On the other hand, it may be because it is a book about recipes for Indian food, and consequently would not include this piece of Anglo-nonsense. Chicken Tikka Masala has the same relationship to Indian cooking as a Chicago deep dish pizza pie does to a pizza Napoletana. There is some connection somewhere, but exactly what it is is hard to define.

Chicken Tikka Masala is a classic example of what happens to a sophisticated and cultured foreign cuisine when it is "on-shored" to England.

Firstly, by far and away the majority of "Indian" restaurants in England are in fact run by Bangladeshis, whose natural background would be in the cooking of Bengal. This is not by any means the same as the court cooking of the Moghul Empire and the princely states of central and southern India. In other words, a great deal of "Indian" cooking in England is being done by people for whom it is nearly as foreign as it would be for the Spanish to be making Finish food. Innevitably, different cooking styles are applied to dishes to which they should not be, and by sheer force of numbers and lack of choice become accepted as the reality when in fact they are anything but. This is not to say that there is no genuine Indian cooking in England. It is, in fact all arround. But it is in the homes of Indians, Pakistanis, and Bangladeshis. It rarely comes out to play.

Secondly, the Bangladeshi restaurant owners, being expert businessmen first and foremost, realised that profits depend on giving people what they want. And what the average English customer wants is something that is recognisably foreign. That is to say, it is not the real thing, but is in fact something very familiar that tastes/smells slightly foreign, but not enough to put you off or require an adventurous gastronomic approach. So, Chicken Tikka Masala becomes a standard piece of tasteless filler in the same way that an American hamburger in England has become a thinly disguised piece of virtually poisonous shoe leather. Low expectations produce low quality input. Gresham's law prevails in all things.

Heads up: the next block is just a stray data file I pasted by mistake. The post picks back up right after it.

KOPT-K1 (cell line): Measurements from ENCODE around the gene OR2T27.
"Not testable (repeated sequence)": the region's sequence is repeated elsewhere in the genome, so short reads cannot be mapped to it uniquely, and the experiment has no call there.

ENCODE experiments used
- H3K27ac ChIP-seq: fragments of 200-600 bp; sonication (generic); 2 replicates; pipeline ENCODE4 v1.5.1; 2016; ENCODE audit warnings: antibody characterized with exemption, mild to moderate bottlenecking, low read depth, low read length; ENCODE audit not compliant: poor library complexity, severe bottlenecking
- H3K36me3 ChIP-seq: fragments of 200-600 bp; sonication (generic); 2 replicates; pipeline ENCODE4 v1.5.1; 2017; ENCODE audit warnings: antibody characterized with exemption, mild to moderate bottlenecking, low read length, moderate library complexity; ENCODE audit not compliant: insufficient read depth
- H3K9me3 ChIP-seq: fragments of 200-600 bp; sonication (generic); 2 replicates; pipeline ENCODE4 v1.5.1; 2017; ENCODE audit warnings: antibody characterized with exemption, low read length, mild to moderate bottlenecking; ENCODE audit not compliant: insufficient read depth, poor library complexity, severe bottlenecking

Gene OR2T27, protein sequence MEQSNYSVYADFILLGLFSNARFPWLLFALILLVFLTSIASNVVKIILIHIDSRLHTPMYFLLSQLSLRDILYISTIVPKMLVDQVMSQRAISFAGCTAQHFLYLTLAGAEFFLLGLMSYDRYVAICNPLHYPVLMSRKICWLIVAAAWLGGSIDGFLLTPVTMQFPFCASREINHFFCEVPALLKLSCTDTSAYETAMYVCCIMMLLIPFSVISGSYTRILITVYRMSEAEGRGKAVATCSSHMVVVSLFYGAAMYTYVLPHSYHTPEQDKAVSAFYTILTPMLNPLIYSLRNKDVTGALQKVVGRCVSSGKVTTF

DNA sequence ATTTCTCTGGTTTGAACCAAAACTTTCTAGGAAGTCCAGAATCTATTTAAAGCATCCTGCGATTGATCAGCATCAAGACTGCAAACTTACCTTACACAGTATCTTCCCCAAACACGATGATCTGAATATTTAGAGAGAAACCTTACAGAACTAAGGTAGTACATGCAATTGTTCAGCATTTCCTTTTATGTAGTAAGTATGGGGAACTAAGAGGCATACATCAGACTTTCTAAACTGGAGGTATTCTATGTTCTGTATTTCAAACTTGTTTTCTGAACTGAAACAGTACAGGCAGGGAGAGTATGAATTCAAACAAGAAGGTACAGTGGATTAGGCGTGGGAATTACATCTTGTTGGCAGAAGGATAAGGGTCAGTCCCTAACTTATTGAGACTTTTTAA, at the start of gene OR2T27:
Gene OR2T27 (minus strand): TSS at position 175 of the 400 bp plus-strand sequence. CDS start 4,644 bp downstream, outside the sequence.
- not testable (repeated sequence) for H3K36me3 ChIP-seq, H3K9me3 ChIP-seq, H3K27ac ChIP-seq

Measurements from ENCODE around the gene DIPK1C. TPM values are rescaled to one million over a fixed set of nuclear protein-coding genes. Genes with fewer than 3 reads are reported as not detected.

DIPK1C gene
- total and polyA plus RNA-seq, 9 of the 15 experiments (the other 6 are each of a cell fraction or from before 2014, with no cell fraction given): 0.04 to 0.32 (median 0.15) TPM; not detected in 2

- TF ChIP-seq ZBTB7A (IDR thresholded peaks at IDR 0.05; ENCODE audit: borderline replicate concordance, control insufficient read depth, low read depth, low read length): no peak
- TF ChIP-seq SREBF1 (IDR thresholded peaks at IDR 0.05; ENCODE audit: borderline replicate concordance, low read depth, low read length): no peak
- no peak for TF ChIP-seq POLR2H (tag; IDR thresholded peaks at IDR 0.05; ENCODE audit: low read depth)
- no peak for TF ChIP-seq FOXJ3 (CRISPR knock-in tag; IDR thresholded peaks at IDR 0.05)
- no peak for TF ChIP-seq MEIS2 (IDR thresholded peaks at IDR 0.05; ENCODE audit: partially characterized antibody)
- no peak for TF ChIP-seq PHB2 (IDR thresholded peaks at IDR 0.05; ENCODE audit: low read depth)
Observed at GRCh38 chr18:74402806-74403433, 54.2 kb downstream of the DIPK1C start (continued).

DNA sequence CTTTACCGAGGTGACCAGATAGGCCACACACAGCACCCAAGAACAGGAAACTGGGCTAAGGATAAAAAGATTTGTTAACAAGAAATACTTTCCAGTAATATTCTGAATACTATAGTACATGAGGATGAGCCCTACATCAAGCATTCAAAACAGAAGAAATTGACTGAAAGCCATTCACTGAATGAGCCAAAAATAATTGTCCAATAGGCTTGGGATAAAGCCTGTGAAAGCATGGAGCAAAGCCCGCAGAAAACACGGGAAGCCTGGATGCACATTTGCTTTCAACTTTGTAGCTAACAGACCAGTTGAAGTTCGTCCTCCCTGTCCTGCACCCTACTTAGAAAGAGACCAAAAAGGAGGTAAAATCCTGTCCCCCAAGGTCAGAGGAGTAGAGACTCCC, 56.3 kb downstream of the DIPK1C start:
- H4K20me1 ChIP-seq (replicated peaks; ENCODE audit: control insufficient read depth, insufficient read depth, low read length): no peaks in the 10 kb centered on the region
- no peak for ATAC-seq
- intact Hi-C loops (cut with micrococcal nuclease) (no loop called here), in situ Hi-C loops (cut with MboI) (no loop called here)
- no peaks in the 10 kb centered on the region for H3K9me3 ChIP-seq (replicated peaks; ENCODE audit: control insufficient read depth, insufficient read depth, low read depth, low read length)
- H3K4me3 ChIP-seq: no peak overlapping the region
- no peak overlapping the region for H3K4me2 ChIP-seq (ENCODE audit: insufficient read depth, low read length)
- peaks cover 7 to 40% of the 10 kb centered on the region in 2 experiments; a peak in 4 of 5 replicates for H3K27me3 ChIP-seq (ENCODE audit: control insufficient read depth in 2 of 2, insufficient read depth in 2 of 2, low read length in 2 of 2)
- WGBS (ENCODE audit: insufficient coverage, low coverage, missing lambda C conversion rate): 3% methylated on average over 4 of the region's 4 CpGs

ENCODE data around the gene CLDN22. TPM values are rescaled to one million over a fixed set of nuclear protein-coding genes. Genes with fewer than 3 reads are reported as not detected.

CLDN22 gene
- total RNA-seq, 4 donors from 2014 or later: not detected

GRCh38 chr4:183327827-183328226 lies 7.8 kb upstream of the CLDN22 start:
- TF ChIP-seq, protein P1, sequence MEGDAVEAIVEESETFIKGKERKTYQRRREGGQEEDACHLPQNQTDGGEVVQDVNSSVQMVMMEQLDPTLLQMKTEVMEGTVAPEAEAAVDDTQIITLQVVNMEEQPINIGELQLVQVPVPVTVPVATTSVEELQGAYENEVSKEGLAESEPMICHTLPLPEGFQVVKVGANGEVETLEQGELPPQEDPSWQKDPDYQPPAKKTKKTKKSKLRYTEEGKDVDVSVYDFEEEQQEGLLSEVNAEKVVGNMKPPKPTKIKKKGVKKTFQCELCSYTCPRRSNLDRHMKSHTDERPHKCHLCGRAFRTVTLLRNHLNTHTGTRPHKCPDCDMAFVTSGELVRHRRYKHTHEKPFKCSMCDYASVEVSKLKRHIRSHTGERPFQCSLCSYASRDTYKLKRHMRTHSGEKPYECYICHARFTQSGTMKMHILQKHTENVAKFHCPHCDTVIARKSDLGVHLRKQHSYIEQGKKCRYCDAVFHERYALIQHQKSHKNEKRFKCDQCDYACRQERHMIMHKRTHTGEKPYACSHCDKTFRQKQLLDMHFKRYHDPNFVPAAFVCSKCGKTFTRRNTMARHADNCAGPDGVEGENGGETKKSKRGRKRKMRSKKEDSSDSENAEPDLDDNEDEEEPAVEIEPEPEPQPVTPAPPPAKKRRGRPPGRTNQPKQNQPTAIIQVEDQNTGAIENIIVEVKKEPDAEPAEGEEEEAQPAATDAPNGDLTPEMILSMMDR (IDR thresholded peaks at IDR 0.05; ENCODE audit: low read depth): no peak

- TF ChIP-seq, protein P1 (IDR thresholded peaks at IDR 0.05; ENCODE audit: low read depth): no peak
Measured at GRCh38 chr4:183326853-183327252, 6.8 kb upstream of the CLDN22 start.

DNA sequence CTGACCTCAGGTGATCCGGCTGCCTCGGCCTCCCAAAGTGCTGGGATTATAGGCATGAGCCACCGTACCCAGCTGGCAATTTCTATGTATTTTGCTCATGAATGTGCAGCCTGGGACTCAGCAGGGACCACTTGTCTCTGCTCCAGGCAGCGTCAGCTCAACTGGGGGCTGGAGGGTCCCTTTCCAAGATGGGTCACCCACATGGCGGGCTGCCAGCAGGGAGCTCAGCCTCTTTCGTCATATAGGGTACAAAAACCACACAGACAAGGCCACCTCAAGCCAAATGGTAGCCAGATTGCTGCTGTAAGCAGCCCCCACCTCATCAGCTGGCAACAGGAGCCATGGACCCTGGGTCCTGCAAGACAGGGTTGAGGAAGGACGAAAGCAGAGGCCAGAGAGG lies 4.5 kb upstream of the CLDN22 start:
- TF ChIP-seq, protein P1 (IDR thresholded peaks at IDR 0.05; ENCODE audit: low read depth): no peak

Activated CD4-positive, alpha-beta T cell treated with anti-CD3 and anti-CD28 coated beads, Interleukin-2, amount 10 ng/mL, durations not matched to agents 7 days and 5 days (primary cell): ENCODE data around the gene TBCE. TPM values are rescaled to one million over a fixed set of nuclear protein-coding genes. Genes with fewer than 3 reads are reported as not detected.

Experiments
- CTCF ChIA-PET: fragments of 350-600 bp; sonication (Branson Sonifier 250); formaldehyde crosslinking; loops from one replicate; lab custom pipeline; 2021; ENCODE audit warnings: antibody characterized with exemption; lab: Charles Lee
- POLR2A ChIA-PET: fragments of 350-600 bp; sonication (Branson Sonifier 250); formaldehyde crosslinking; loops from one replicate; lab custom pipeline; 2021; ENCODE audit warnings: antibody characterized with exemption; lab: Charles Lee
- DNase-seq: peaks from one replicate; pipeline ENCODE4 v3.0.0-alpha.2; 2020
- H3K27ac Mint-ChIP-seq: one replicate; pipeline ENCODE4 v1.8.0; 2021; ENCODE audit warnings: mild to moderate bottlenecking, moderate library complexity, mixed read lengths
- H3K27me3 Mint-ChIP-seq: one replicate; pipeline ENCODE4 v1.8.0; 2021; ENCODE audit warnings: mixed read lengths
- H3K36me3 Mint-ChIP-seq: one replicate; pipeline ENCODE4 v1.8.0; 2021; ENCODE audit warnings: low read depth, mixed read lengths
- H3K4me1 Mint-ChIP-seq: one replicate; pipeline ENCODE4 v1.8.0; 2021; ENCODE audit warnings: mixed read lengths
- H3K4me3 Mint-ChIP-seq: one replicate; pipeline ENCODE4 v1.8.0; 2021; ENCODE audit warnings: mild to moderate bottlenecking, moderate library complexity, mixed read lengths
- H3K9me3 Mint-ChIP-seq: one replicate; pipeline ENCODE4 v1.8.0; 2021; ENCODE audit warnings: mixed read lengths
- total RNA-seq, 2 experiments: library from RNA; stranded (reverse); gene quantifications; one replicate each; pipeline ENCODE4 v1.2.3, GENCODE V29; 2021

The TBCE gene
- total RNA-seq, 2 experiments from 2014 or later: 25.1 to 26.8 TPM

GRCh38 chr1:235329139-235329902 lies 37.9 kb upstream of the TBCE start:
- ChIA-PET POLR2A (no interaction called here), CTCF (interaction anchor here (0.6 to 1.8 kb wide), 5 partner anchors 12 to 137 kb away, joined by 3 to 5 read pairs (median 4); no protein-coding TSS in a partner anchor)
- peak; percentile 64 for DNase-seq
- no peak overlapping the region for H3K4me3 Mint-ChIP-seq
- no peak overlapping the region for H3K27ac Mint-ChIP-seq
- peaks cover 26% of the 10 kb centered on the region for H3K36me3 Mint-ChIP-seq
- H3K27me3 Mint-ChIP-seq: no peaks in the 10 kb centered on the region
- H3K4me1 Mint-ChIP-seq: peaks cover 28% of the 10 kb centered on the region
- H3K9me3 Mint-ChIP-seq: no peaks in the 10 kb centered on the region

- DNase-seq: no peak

So please do not confuse Chicken Tikka Masala with Indian cooking. It is, quintessentially, English, an absorption of half understood ideas and words into English life like "pajamas", and "thug", where the meanings shift almost as soon as they are spoken.

The origin of Chiken Tika Masala, like all urban myths is shrouded in mystery. But it is beleived that the true version of it's birth goes something like this:

A customer (with friends) at his local Indian restaurant, after having first consumed at his local (pub) the mandatory 10 pints of lager required to preceed an Indian meal, ordered and recieved a chiken tikka (a chicken kebab, itself of doubtful origin). However, on this occasion it struck him as too dry, and after the normal and expected altercation with the waiter (the details of which are best imagined, but are an essential part of this traditional form of improvised public street theater), sent the offending chicken tikka back to the kitchen.

The chef, knowing that the tradditional rules of the game required him to ensure that the customer accepted and ate the original dish served, albeit in disguise, grabbed the first thing available, a can of Campbell's Tomato Soup, and placing the discarded tikka into a wok, reheated the same and poured the can of tomato soup over it. With a handful of fresh coriander the dish was re-served to universal acclaim. Honour was satisfied, and the English team left thinking that they had scored. Only upon later reading the official results did they see:

Bangladesh 1, England 0, a result which still stands today.

This story may be slightly appocraphal, but it is widely believed to be close to the truth.



2. And now on a more serious and constructive note, I have recently acquired a new middle eastern cookbook. It is by no means a substitute for Claudia Roden, but it seems a quite comprehensive guide to a distinct area of the middle east, containing quite a number of recipes not included in Roden's wider reaching work.

Details:

The Morrocan Collection

Hilaire Walden

Hamlyn, London, ISBN 0 600 60584 1

I commend it to you.




Regards,